Providing a head start for TAMS research
While many teenagers are spending their summer at the pool or playing video games, dozens of UNT Texas Academy of Mathematics and Science students are conducting research in laboratories across the UNT campus. Summer scholarships and generous faculty members offer rare opportunities for these young students to delve into research areas of their choosing and to familiarize themselves with rigorous and advanced methodologies.
TAMS, the nation's first accelerated residential program for gifted high school students to enroll in college-level classes, has long offered scholarships for students to conduct research between the first and second year of the program. In 2016 TAMS began offering scholarships for students finishing their sophomore year of high school who have received early acceptance to the TAMS program.
In 2018, forty-five rising TAMS seniors received TAMS Research Scholarships, and 10 incoming students received TAMS Early Research Scholarships. These programs coexist with the campus-wide interdisciplinary Undergraduate Research Fellowship, coordinated by the Honors College and open to any student at UNT. All three awards encourage students to seek out research mentors and experience research-based undergraduate education.
“Undergraduate research in TAMS — going back 30 years — is setting the new standard for similar research across the disciplines,” says James Duban, associate dean for Research and National Scholarships for TAMS and the Honors College.
These scholarships allow students to live on campus for the 10-week summer session, during which time they will devote some 40 hours a week to research. During the 2018-19 school year, these students will join the campus-wide, multi-college Undergraduate Research Fellows, all of whom are preparing posters for presentation at Scholars Day in April 2019.
“Our student are accomplishing great things,” Duban says. “That is, with the help of extremely generous research mentors and through funding provided by administrators who believe in the importance of undergraduate research.”
A few students are participating for the second summer. Among these students are Raahi Menon, Mira Patel and Ellen Qian, who are continuing projects they began last summer and worked on through their first year in TAMS.
Menon learned about the program when his older brother attended the program. He describes how his brother’s “face would light up” when he talked about his research. Now Menon shares this enthusiasm.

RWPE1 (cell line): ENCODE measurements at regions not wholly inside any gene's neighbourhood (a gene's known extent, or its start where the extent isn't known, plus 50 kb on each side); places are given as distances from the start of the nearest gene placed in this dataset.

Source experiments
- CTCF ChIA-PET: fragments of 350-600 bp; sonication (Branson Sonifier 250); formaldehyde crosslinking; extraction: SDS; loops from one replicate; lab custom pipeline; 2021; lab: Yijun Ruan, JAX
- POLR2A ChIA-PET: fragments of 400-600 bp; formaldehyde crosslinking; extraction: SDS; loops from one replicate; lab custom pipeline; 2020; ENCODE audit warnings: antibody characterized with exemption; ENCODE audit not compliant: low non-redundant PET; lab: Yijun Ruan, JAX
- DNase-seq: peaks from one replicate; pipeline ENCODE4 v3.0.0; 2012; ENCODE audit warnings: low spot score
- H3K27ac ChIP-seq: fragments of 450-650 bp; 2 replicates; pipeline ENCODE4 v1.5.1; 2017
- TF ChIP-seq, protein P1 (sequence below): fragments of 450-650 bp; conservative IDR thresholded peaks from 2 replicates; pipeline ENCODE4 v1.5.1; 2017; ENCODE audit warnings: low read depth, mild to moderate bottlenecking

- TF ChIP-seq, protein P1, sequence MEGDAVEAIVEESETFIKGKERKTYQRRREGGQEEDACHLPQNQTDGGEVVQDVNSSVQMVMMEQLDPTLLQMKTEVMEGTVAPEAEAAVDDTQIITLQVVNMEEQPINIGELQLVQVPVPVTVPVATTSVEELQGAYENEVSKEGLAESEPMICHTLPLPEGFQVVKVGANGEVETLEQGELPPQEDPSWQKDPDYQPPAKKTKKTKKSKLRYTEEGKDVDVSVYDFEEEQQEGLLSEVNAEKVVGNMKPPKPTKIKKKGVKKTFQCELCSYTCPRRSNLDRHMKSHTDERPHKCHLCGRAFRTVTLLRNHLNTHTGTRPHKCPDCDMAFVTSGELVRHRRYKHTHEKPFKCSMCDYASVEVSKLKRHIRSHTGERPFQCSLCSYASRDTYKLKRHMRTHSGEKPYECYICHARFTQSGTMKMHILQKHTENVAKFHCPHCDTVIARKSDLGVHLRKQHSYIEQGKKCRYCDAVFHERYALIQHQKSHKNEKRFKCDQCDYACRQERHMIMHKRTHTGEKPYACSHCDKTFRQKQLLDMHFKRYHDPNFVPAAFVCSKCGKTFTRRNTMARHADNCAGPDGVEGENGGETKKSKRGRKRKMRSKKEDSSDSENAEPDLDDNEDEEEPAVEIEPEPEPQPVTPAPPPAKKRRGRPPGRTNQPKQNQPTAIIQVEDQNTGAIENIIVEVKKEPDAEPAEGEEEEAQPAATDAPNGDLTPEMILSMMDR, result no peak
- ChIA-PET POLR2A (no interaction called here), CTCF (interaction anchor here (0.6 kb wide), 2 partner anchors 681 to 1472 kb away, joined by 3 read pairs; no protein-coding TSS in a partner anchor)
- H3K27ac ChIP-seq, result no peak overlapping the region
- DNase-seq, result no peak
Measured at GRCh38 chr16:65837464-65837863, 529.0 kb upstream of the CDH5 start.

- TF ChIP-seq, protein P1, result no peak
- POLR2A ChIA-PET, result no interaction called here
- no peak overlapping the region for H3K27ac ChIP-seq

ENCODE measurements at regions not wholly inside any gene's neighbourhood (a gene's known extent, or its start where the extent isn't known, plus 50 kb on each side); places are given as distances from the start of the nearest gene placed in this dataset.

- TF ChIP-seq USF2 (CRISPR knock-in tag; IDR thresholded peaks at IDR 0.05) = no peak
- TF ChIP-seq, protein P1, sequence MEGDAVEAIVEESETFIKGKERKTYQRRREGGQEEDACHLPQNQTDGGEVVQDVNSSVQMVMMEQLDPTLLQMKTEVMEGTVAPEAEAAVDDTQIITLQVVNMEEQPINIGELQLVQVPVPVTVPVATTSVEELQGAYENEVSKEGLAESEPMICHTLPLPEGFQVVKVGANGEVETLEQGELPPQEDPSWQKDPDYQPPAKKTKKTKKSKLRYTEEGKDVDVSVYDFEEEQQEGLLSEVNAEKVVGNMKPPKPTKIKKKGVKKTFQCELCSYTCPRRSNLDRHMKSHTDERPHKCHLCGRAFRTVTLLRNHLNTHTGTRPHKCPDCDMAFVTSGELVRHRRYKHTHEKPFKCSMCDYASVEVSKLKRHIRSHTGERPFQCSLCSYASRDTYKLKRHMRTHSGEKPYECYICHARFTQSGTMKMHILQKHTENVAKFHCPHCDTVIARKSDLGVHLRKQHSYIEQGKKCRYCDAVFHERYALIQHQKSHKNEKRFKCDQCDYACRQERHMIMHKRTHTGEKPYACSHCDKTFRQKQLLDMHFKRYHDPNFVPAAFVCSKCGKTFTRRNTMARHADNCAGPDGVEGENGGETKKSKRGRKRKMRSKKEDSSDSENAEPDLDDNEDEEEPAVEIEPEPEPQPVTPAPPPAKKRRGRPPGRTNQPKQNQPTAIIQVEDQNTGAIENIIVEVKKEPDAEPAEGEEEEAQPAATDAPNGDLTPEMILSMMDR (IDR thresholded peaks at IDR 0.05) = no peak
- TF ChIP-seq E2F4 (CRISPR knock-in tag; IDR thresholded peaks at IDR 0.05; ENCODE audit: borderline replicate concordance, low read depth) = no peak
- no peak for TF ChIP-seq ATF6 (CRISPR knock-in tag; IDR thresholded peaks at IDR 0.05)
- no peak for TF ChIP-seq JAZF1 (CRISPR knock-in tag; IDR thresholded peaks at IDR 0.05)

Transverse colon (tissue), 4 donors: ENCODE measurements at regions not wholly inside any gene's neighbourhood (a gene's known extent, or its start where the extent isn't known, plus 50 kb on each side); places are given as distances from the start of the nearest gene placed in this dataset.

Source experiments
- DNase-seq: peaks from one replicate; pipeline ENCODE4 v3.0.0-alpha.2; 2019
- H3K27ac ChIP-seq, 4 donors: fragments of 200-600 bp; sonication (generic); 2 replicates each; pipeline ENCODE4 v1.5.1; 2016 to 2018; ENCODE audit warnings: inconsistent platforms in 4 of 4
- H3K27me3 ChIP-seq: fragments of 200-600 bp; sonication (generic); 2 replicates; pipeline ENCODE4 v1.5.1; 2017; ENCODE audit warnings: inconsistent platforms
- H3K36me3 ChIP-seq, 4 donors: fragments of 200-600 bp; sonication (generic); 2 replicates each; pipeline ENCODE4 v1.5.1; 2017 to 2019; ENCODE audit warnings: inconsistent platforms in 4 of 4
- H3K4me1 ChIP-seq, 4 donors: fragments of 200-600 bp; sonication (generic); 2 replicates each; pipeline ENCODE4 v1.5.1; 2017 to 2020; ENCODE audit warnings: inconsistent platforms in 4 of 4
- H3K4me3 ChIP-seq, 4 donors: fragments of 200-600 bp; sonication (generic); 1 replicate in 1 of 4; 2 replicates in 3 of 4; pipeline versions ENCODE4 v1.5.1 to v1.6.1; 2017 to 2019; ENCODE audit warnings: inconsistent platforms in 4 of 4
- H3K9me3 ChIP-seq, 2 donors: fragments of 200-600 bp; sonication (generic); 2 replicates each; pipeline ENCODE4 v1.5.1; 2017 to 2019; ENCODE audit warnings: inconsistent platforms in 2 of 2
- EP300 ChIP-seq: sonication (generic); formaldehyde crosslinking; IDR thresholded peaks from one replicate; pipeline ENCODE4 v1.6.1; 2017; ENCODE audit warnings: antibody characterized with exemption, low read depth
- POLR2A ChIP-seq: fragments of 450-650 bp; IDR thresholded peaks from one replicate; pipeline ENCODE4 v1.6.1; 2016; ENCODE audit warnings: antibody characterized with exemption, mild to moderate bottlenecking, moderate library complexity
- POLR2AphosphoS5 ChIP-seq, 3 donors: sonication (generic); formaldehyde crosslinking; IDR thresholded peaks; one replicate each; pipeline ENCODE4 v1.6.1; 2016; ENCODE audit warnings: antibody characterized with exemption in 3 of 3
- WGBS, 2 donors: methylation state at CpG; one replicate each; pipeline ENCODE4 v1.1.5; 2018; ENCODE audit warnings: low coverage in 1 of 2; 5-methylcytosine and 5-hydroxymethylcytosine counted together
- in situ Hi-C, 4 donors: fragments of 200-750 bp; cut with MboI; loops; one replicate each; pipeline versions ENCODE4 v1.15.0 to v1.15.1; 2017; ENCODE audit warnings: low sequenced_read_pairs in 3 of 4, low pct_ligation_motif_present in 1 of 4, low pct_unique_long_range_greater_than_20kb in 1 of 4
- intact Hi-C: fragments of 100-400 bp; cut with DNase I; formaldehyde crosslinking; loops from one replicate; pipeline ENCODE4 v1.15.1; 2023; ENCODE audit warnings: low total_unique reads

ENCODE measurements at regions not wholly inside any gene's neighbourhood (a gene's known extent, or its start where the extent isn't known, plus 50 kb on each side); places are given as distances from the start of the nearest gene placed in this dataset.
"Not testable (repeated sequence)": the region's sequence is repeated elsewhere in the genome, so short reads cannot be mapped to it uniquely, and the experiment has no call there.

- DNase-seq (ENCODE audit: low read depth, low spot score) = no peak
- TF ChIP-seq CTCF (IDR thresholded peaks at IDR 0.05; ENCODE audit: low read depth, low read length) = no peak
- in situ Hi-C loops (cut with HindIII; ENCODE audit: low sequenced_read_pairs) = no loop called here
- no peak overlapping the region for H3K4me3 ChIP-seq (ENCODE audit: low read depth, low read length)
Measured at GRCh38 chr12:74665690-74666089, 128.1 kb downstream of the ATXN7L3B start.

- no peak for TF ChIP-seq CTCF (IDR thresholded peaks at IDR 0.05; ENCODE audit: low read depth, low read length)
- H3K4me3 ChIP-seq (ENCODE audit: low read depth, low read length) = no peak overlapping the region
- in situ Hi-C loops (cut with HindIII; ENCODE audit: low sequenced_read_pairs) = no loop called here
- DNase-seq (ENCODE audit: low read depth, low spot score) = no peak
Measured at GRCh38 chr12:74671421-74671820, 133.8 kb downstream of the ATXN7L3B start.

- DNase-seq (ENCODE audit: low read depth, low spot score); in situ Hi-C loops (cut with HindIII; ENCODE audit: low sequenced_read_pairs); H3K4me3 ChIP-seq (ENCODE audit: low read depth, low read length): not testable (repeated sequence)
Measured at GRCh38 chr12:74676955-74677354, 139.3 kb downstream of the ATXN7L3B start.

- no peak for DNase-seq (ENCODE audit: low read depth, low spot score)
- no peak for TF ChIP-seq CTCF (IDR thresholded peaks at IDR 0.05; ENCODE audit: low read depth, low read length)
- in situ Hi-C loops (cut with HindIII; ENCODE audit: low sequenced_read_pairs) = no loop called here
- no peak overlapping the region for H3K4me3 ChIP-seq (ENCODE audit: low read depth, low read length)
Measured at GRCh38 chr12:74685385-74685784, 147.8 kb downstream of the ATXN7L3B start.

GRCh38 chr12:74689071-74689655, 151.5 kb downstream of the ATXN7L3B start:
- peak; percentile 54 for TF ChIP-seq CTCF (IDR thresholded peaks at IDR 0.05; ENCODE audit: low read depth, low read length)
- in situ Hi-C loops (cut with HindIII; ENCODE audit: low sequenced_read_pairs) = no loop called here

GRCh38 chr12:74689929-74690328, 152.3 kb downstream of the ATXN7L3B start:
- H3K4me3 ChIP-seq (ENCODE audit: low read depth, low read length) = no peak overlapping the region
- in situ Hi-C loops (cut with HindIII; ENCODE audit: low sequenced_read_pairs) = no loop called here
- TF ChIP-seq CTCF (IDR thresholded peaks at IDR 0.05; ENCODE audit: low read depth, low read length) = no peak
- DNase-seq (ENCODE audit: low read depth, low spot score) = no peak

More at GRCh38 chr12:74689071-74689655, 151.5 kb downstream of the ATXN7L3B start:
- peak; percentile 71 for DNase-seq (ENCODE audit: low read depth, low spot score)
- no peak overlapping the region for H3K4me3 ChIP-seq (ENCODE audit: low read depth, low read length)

“I find it really fun to connect the dots,” beams Menon, who is conducting research in the lab of Douglas Root, associate professor of biology. “At first biology really confused me. I had to dive into the literature.”
Menon now, with greater proficiency, studies a regulatory protein that contributes to muscle contraction. He says he has learned that he really likes biology, but he also really like computers. Still unsure how he might combine those interests, he knows that his early research experience has opened up a lot of options.
“It’s a good way to prepare you for the future,” Menon says.
Qian, who is working with William Acree, professor of analytical chemistry, says she has always been interested in helping the environment and enjoyed STEM classes. Her experience with undergraduate research is leading her to consider graduate studies in science.
“Research was a way to explore STEM,” she explains. “Doing research has made me more interested in academia.”
Patel, who has been working in the lab of Pamela Padilla, associate professor of biology, had no exposure to research before last summer.
“TAMS makes it easier to get into research in the first place,” Patel says.
She monitors the stress response of microscopic worms toward creating a small-scale model to understand diabetes. She credits the program with providing credits the program with providing a foundation in methodology and helping her narrow her focus on molecular biology.
“At first I was really freaked out by the worms. The work requires a lot of patience and delicacy,” Patel explains. “But I felt like I needed to finish what I started.”
Patel, like Qian and Menon, plans to continue her research until she graduates from TAMS next spring. The TAMS scholarships and the Undergraduate Research Fellowships will prepare them for future studies and careers in science or other fields. They may not pursue graduate studies in STEM, but the impact of their experiences can still be far-reaching.
“These students frequently find themselves years ahead in their fields of study,” Duban say. “They are more likely to achieve success in national scholarship competitions and eventually gain preemptive fellowship offers to pursue graduate study.”